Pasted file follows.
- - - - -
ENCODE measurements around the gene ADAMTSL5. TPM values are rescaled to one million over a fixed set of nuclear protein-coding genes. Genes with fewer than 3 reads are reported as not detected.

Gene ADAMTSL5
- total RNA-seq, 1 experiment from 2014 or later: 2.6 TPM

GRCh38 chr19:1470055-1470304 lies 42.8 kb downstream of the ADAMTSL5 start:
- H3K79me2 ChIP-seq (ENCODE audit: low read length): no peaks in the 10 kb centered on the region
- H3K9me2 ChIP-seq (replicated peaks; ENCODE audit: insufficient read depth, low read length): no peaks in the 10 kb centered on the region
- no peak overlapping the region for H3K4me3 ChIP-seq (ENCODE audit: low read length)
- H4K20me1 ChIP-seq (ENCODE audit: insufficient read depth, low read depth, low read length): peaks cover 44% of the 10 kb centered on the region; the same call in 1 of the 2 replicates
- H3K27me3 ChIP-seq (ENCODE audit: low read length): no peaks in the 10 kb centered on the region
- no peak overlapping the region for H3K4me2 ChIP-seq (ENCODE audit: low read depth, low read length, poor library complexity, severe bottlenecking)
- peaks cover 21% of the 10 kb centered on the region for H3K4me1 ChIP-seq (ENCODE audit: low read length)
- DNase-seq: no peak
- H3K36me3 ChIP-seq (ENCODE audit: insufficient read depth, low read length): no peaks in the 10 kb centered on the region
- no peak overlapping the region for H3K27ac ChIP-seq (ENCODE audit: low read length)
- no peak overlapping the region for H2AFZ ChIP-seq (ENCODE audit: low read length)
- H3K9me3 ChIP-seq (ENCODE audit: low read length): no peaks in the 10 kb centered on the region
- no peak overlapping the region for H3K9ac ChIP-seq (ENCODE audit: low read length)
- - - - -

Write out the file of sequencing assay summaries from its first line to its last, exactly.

ENCODE measurements around the gene ADAMTSL5. TPM values are rescaled to one million over a fixed set of nuclear protein-coding genes. Genes with fewer than 3 reads are reported as not detected.

Gene ADAMTSL5
- total RNA-seq, 1 experiment from 2014 or later: 2.6 TPM

GRCh38 chr19:1470055-1470304 lies 42.8 kb downstream of the ADAMTSL5 start:
- H3K79me2 ChIP-seq (ENCODE audit: low read length): no peaks in the 10 kb centered on the region
- H3K9me2 ChIP-seq (replicated peaks; ENCODE audit: insufficient read depth, low read length): no peaks in the 10 kb centered on the region
- no peak overlapping the region for H3K4me3 ChIP-seq (ENCODE audit: low read length)
- H4K20me1 ChIP-seq (ENCODE audit: insufficient read depth, low read depth, low read length): peaks cover 44% of the 10 kb centered on the region; the same call in 1 of the 2 replicates
- H3K27me3 ChIP-seq (ENCODE audit: low read length): no peaks in the 10 kb centered on the region
- no peak overlapping the region for H3K4me2 ChIP-seq (ENCODE audit: low read depth, low read length, poor library complexity, severe bottlenecking)
- peaks cover 21% of the 10 kb centered on the region for H3K4me1 ChIP-seq (ENCODE audit: low read length)
- DNase-seq: no peak
- H3K36me3 ChIP-seq (ENCODE audit: insufficient read depth, low read length): no peaks in the 10 kb centered on the region
- no peak overlapping the region for H3K27ac ChIP-seq (ENCODE audit: low read length)
- no peak overlapping the region for H2AFZ ChIP-seq (ENCODE audit: low read length)
- H3K9me3 ChIP-seq (ENCODE audit: low read length): no peaks in the 10 kb centered on the region
- no peak overlapping the region for H3K9ac ChIP-seq (ENCODE audit: low read length)